ShotPoint, from Databuoy, is happy to run in the background of existing security technologies, according to company president and founder Kathleen Griggs. The shot location technology is designed to run in the background of existing security solutions, making it easy to implement and deploy.
In an interview with 21st Century State & Local, Griggs explained that her company’s patented sensor mesh approach sets it apart from competitors.
“ShotPoint is an acoustic localization system. We rely on microphones–not your typical microphones, though, they’re a little bit special,” Griggs explains. “We have four microphones for each individual sensor and each sensor has integrative processing and is intelligent. We use a network sensor approach. The multisensor approach weeds out false alerts.”
When the sound is captured on multiple sensors, the data is fed through a central fusion processor, which helps determine whether the noise captured is a gunshot.
Griggs explained that the outdoor system has one extra capability over the indoor system. In certain circumstances, the outdoor system can determine the trajectory of the bullet–very helpful information for the police to have during their investigation. In order to capture the trajectory, the system needs three or more sensors to detect the bullet at the same time. Additionally, it needs to be a gun with high-speed rounds, such as a rifle or certain handguns. This detection is tougher in the indoor environment due to less open space.
The ShotPoint system can also integrate with existing security technologies. For instance, ShotPoint can use security cameras to help police. When it installs its sensors in a building, it makes a floor plan of the building, and notes where security cameras are located. It then divides up the building into zones. During an active shooter situation, ShotPoint helps determine what zone a shooter is in, and then Databuoy knows exactly what cameras it needs to look at. At that point, Databuoy uses this info to grab images of the shooter or shooters–extremely helpful to police as they are securing the building.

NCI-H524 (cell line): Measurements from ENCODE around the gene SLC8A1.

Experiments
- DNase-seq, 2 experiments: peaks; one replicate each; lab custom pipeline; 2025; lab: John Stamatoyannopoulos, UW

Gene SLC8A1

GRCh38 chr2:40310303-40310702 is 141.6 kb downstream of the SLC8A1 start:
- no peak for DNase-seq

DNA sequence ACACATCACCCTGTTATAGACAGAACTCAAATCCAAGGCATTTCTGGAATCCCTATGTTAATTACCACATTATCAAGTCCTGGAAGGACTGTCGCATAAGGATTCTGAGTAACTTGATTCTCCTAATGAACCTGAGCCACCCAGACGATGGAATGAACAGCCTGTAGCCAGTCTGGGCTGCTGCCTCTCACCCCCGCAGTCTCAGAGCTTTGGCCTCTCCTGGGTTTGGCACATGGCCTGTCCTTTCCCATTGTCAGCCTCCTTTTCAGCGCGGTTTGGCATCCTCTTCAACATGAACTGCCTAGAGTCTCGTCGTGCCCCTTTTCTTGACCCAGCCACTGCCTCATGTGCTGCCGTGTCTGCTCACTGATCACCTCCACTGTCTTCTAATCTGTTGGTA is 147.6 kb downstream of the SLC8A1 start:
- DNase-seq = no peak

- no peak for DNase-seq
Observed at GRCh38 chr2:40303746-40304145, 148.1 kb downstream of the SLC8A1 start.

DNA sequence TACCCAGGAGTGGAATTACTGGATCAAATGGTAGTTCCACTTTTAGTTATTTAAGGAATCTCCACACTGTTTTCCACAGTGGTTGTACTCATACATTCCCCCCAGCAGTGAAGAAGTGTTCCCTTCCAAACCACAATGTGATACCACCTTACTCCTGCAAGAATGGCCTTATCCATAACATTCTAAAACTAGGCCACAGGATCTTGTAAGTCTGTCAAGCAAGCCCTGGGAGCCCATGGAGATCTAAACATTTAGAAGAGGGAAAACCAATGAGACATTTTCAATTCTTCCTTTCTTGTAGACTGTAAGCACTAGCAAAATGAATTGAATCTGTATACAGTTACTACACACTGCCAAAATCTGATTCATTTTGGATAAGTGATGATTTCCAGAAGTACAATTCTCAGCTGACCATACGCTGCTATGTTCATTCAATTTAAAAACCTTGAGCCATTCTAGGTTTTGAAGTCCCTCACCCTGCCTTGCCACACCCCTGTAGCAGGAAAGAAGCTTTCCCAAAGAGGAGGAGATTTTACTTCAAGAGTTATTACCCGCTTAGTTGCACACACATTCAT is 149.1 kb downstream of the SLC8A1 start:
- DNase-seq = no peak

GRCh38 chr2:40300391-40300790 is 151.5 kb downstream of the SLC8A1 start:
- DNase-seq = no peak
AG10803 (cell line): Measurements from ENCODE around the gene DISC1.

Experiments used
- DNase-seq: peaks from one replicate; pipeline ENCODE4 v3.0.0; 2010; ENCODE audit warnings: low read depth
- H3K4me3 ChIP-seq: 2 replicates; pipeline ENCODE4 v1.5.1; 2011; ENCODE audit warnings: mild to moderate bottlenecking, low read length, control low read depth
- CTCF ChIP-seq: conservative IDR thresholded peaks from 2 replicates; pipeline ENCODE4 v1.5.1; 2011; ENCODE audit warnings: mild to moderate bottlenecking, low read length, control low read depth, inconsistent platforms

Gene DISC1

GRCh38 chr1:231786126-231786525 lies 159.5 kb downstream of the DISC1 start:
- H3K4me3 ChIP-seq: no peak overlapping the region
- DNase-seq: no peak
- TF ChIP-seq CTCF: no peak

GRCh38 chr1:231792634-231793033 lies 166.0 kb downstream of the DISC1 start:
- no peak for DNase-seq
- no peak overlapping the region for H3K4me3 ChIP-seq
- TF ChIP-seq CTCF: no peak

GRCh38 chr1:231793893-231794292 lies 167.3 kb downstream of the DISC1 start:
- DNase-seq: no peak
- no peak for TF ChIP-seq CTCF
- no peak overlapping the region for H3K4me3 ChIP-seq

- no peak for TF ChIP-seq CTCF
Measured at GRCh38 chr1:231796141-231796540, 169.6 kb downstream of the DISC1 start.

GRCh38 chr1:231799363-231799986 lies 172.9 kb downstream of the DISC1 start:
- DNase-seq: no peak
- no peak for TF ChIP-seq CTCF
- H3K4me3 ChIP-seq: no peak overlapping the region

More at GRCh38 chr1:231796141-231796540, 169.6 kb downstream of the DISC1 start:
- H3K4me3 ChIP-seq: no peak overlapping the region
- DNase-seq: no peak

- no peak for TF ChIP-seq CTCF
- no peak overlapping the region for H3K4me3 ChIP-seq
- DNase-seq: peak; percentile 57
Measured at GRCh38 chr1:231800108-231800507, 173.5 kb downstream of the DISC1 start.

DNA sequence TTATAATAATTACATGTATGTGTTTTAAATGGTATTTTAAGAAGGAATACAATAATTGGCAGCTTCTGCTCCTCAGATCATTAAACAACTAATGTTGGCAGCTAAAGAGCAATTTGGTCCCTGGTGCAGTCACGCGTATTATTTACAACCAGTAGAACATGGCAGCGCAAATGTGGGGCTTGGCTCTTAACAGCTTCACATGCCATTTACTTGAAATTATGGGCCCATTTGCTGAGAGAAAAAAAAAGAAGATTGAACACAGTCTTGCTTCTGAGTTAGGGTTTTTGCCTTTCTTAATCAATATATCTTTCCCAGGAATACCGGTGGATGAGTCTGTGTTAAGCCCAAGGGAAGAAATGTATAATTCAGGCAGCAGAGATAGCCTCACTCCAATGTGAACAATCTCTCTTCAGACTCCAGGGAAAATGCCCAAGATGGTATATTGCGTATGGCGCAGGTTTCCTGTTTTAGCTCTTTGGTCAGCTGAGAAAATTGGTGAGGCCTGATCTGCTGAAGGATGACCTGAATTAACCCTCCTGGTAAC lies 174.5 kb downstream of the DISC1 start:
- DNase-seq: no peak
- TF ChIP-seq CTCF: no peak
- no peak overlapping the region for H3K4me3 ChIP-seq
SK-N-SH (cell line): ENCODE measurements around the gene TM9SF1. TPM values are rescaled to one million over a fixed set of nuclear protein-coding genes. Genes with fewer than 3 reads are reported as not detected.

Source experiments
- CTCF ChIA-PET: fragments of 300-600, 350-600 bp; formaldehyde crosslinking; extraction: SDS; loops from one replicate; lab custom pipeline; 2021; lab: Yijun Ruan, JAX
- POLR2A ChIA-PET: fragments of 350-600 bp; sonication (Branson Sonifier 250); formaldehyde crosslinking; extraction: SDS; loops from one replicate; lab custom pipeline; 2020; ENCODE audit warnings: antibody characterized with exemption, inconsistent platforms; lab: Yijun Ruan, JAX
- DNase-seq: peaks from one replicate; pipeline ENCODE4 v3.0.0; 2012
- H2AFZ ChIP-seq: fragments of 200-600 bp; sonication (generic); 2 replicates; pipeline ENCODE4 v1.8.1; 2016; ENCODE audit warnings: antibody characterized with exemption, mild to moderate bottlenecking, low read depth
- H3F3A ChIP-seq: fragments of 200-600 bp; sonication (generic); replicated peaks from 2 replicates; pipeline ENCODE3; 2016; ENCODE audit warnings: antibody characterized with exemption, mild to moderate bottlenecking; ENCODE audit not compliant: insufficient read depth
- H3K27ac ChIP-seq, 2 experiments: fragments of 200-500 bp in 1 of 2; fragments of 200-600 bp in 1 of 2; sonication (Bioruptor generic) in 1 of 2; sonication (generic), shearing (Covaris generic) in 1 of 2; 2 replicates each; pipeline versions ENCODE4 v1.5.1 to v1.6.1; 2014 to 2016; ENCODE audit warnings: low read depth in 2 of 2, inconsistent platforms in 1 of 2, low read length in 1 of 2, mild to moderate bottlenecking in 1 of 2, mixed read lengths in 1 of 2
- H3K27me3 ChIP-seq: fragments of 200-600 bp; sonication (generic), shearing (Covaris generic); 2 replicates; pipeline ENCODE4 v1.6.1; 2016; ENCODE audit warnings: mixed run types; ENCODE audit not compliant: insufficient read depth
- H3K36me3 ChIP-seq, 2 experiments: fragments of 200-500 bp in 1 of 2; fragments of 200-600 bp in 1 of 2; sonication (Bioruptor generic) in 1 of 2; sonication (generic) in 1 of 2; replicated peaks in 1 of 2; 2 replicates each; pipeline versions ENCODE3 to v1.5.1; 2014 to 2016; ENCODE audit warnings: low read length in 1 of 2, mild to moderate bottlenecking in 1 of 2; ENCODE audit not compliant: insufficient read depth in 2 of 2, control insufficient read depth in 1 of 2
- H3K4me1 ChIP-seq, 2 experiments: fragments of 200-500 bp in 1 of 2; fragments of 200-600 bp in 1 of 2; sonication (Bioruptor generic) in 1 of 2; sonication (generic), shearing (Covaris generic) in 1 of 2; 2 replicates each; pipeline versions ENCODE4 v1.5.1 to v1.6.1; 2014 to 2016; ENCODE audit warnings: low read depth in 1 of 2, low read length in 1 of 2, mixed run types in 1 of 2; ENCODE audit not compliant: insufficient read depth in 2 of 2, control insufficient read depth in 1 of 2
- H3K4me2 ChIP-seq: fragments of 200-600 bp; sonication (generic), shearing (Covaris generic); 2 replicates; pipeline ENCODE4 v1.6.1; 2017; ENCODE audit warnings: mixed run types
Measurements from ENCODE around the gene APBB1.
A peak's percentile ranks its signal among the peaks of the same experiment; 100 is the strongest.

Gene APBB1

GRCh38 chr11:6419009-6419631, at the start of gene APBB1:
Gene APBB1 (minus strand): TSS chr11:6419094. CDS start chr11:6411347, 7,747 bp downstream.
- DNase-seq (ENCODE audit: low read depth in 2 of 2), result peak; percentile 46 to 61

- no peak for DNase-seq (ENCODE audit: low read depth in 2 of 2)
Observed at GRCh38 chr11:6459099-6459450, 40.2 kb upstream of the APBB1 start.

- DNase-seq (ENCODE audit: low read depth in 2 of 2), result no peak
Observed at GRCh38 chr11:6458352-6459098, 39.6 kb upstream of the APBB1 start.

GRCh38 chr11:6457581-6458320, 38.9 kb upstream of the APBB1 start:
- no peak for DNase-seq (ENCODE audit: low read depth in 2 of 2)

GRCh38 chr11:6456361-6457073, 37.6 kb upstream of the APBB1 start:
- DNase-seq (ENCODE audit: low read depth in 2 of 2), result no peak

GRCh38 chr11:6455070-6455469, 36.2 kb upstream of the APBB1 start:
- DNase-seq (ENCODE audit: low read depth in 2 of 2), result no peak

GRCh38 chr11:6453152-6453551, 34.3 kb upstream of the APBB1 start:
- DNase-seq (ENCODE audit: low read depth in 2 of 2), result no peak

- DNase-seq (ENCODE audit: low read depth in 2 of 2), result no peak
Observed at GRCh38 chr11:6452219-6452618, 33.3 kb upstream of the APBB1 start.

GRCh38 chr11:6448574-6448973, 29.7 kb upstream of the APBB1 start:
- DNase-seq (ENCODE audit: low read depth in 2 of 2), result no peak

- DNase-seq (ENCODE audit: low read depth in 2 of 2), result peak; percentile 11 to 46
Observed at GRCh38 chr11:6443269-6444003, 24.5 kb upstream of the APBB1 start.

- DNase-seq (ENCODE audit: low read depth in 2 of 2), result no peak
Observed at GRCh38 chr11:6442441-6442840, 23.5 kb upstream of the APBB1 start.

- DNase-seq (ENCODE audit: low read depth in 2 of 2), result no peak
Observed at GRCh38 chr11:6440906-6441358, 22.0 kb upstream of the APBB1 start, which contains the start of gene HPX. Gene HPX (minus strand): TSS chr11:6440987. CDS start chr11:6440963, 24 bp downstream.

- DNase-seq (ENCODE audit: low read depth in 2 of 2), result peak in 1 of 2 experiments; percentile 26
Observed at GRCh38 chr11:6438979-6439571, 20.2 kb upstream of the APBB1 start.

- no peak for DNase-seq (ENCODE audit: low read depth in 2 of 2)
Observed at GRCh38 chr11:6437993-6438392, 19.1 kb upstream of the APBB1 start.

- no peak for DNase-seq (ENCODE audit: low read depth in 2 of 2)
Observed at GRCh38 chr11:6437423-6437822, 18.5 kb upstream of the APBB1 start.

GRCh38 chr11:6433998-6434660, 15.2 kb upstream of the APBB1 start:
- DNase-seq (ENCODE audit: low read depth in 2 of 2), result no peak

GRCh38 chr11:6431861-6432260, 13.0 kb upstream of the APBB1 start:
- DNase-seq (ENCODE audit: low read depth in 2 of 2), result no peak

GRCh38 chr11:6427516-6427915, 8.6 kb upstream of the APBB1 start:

In terms of getting into schools, Griggs stresses the importance of getting a school district’s buy-in.
“The school district has to be on board, but for them it’s one school at a time,” Griggs noted. “Once you’re in one school, it’s so much easier to complete the rest of the district. There are a lot of hurdles that come with implementing in one school that you don’t have to jump again for the other schools.”
As with other sensor-based solutions, there is an annual subscription cost. With ShotPoint, that subscription cost is tied to the warranty, which includes annual updates. However, if a customer doesn’t want to pay the annual fee, the sensors are theirs to keep and manage. Griggs notes that the sensors are able to report their heartbeats, so to speak. The sensors are equipped with the ability to report their health and functioning status, making repairs and monitoring much easier.
While Griggs says there is still a lot of ground to cover in the shot sensing world, she views these sensors as having so much more potential. She wasn’t able to comment on specifics, but hinted at new capabilities for the sensors.
“We see sensing localizing and event reporting as really a fundamental technology, whether we are reporting on shots or other events,” Griggs said. “Once you put the sensors in the school, we can continue to provide upgrades year after year. The sensors are not just going to be sitting around waiting for shots; we want to make it more of a utility.”
Griggs believes that unfortunately shot sensing technology is becoming a necessity for schools.
“Time equals lives saved. There are 52 school shootings a year. It’s way more than a non-zero threat,” Griggs noted. “If you are planning to respond in an active shoot scenario, you should plan to add situational awareness for first responders. If you are looking for tech that will save lives you want an automated system like we have. The longer you are waiting to discover who the shooter is or how many there are, you are losing out on the golden hour where you can save lives.”
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